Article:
Indian politicians: a perceptive but askance view from the mofussil (Column: Bookends)
The Indian Republic will, this week, turn 67. But for most of its people, most hopes of its founding fathers have remained hopes only. In a polity based on ‘Vox populi, vox dei’, or the voice of the people is the voice of god, some voices are adept at articulating the silent feelings, usually uncharitable, of the multitude towards their rulers rather unforgettably. Such as this satirical Awadhi poet from Uttar Pradesh’s Faizabad.
And Rafiq Shadani’s verse can be very simply constructed – but well-targetted and quite hard-hitting.
Take a comparison of politicians then and now: “Subhas (Chandra Bose) neta ek samay desh ko naara dihen/Tum hamko khoon do, ham tumka azadi dihen/Aaj ke neta kehat hai bade pyaar se voter se/Tum hamka vote dihe ho, khun to ham lehi len”, or: “Dhumil bhayi Gandhi ke khaadi/Pahene jaake jab afsarvaadi/Ya to pehne bade fasaadi/Desh ko looto baari-baari/Jiyo Bahadur khaddar-dhari!”
Or with assembly elections coming: “Kauno doosra mudda socho, shuru karo parchar, Guru/Dharam-jaat ka jaal na phainko, janata hai hoshiyar, Guru/Aur morre desh mein bas netaon ki badhi hai paidavar/Inki sankhaiya kam ho jaye, aisa mantar mar, Guru”.
He can be mocking about fellow citizens too – particularly in a ‘ghazal’ ending with the unprecedented ‘radeef’ (ending rhyme) “ullo ho”.
Beginning with the discomforting “Tum chahat ho bhaichara, Ulloo ho/Pyar ke batio jaio mara, Ulloo ho”, it goes to question educational achievements: “Aur kaise inter pas kiho ho bas jaan gaye/Kahe ikiasi likho atharah, Ulloo ho”, and ends with an equally discomforting: “Aur degree le ke beta dar-dar bhatko na/Hawa bharo, becho gubaara, Ulloo ho”.
If you see his language, it is broad vernacular Hindustani, freely drawing on both Hindi and Urdu, and presented in the Awadhi dialect, spoken across a considerable expanse of northern India comprising the “cowbelt”. As such, his satire is based on the speech pattern and folklore of a large number of common Indians, beyond metro cities and urban sensibilities, and the rhythms of rural — or small-town — life.
For example: “Pakhandi rahe chhaon ma, ghaame mein jari ham/Jalpaan kari neta, bhugtan kari ham” and “Aur Bharat ke kisano ka tanik durbhag to dekho/Gehu ka dhari Dilli, bhoosa ka dhari ham”.
At this point, we must know a little about the poet too. Though the family hailed from Faizabad, he was born in Burma in 1934 where his father Imamuddin was a tobacco and perfume merchant. However, the Japanese invasion in 1941 necessitated relocation to India and straitened circumstances. It was back home in Faizabad that young Rafiq developed a penchant for poetry, being specially in demand at freedom rallies.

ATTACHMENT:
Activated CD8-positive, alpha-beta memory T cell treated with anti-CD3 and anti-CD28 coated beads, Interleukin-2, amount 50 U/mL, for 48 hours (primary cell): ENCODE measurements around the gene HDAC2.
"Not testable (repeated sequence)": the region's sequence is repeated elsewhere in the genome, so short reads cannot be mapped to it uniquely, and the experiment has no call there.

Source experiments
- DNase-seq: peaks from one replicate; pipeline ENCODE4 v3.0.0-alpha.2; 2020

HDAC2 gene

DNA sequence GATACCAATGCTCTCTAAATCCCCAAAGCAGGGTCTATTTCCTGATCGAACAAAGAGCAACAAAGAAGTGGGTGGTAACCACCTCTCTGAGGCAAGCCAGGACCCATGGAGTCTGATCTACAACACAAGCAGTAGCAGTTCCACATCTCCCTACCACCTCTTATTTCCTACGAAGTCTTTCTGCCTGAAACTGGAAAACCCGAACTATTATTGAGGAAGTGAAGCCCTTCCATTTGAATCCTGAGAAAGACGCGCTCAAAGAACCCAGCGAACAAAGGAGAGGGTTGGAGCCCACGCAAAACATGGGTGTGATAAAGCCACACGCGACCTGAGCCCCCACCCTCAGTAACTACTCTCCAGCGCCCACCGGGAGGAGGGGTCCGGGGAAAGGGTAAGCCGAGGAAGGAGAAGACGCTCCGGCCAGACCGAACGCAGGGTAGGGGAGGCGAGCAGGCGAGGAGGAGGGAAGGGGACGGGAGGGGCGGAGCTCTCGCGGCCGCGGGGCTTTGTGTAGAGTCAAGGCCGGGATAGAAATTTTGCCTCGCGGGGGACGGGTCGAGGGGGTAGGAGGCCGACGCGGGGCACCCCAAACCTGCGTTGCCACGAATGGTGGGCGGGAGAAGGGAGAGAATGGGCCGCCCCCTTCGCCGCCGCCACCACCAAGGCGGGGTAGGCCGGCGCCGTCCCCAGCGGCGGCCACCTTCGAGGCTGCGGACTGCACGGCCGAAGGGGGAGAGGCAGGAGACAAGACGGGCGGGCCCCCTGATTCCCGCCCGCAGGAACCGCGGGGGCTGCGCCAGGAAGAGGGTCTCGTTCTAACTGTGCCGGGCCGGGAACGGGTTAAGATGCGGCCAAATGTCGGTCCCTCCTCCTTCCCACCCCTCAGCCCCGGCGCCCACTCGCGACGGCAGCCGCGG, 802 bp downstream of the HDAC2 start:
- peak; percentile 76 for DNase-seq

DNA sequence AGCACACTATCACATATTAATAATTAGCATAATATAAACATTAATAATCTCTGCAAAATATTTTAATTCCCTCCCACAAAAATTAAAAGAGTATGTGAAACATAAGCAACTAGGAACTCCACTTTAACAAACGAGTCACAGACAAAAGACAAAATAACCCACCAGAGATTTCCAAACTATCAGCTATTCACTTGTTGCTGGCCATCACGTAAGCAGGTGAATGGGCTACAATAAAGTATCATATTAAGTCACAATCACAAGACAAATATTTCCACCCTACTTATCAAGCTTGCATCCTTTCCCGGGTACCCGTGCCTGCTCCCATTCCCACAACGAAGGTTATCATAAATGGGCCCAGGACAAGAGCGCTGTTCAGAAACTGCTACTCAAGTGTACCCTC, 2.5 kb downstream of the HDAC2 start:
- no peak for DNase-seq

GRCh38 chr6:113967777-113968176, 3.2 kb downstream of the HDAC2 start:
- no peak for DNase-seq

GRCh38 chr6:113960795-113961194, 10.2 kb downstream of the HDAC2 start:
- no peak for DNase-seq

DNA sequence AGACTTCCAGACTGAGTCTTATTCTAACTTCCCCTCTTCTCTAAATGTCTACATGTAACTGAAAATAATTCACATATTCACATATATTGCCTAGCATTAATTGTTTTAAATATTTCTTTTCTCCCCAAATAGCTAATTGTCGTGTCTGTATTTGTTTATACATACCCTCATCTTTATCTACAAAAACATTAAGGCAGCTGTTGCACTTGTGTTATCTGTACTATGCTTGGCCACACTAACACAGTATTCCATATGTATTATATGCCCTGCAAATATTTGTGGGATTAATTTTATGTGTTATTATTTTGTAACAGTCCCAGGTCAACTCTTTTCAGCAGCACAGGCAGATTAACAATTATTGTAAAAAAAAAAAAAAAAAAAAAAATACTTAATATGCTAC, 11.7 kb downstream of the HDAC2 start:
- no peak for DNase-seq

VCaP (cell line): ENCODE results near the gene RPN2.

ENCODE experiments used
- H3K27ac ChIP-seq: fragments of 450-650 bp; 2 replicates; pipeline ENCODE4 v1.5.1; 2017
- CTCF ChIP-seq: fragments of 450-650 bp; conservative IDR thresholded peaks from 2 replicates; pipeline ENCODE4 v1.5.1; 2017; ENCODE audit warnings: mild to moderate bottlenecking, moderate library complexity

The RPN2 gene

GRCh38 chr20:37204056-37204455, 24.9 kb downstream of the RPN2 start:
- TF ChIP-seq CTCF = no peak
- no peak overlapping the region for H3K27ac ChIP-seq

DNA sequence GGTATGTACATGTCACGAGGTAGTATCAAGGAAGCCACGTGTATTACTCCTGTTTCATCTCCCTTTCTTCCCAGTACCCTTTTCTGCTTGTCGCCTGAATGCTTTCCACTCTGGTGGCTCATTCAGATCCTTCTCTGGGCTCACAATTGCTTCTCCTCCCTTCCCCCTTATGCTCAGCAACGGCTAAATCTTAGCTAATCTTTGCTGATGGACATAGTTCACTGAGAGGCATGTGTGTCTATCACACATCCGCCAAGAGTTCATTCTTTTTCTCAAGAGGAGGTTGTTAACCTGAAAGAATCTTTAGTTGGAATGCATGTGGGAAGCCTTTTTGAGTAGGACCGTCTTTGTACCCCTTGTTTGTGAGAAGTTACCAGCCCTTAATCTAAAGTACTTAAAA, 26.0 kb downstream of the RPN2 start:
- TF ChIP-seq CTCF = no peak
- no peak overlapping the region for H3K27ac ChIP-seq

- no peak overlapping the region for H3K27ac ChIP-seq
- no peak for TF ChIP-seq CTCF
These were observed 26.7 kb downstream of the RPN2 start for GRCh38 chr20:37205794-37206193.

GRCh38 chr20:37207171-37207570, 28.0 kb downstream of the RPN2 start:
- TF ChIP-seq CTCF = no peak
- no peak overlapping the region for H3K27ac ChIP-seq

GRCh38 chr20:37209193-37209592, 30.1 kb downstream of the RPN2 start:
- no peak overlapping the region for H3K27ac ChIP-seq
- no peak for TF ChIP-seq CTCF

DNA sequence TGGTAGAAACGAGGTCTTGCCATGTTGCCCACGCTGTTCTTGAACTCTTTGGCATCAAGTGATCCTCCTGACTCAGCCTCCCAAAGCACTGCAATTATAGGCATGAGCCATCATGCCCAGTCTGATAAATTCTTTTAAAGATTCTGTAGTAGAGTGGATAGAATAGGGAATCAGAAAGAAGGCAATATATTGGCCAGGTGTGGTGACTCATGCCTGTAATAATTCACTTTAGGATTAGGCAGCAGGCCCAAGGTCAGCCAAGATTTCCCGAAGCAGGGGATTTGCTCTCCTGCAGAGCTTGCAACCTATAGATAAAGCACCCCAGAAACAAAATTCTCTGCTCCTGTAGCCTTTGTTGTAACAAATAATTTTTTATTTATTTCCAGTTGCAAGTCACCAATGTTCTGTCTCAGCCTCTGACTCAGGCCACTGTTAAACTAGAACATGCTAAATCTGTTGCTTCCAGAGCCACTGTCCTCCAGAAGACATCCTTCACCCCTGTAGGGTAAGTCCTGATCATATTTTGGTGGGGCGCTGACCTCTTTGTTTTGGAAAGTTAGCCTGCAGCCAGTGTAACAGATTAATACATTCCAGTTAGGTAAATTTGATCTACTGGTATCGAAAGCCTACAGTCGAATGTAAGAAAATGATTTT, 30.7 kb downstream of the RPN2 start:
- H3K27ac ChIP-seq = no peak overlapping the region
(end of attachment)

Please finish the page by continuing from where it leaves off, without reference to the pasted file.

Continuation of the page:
Not very formally educated, he began becoming a feature at national and international mushairas since the 1960s. The dark-complexioned, short-statured poet with a lugubrious expression, and habit of bantering with the audience, soon became a mainstay of mushairas well into the 21st century before his death in a car accident in 2010.
His turn was eagerly awaited with the mushaira hosts setting the stage with a gently deriding introduction – one saying that the next poet was not from “either Hindustan or Pakistan but the qabaristan” and even Anwar Jalalpuri, an esteemed poet himself, quipping that archaeological excavations are a regular feature in Ayodhya and it was in one of them, seventy years ago, that Rafiq Shadani was found.
And he rarely disappointed, with his penchant — like truly great satirists — of poking fun at himself. Take: “Ek riksha waala se hum poocha istation le chalihao?/Humra chehra dekh ke bola bhaada de paihao?” or the more vivid: “Andhe ke katore se athanni nikaal ke/Ham ne jaise rakha jeb maa sambhal ke/Ka batai aapka, hairat-ghairat ki baat hai/Andha bola ‘Rafiq, ab hamka dikhaat hai’ “.
He was also a dab hand at comic parody across genres. Sample: “Ham kahe ye unse darat-darat/Taure naam ki puja karat-karat/Ham japbe maala marat-marat/Tori gali mein karbe gasht-gasht/Tu cheez badhi hai mast-mast”, and ending in true mofussil style: “Tu khao jaalebi kurur-kurur/Ham tumka taaki murur-murur/Tu hamka koso buzur-buzur/Tabahun bhi tauri gali lagabaye gasht-gasht/Tu cheez badhi hai mast-mast”.
But it was politics that was his prime focus and inspired some of his best — “… Aur yehi varta hot rahi kal Ramdaas aur Ramzaani ma/Dudh ki matki dharo na bhaiyya, billi ke nigrani ma”, or especially the start of one cited above: “Desh ma mahangai, bekari/ Nafrat ki phaili bemaari/Dukhi hai janata bechaari/Bhikhi jaat hai lota-thaari/Jiyo Bahadur khaddar-dhari!” and: “Sukha ya sailaab jo aave/Tohra bitva khushi manaave/Gharwaali angaan mein gaave/’Mangal bhavan a mangal haari’/Jiyo Bahadur khaddar-dhari!”.
Though he is no longer around, his words remain relevant for the times we’re in.
(Vikas Datta is an Associate Editor at IANS. The views expressed are personal. He can be contacted at firstname.lastname@example.org)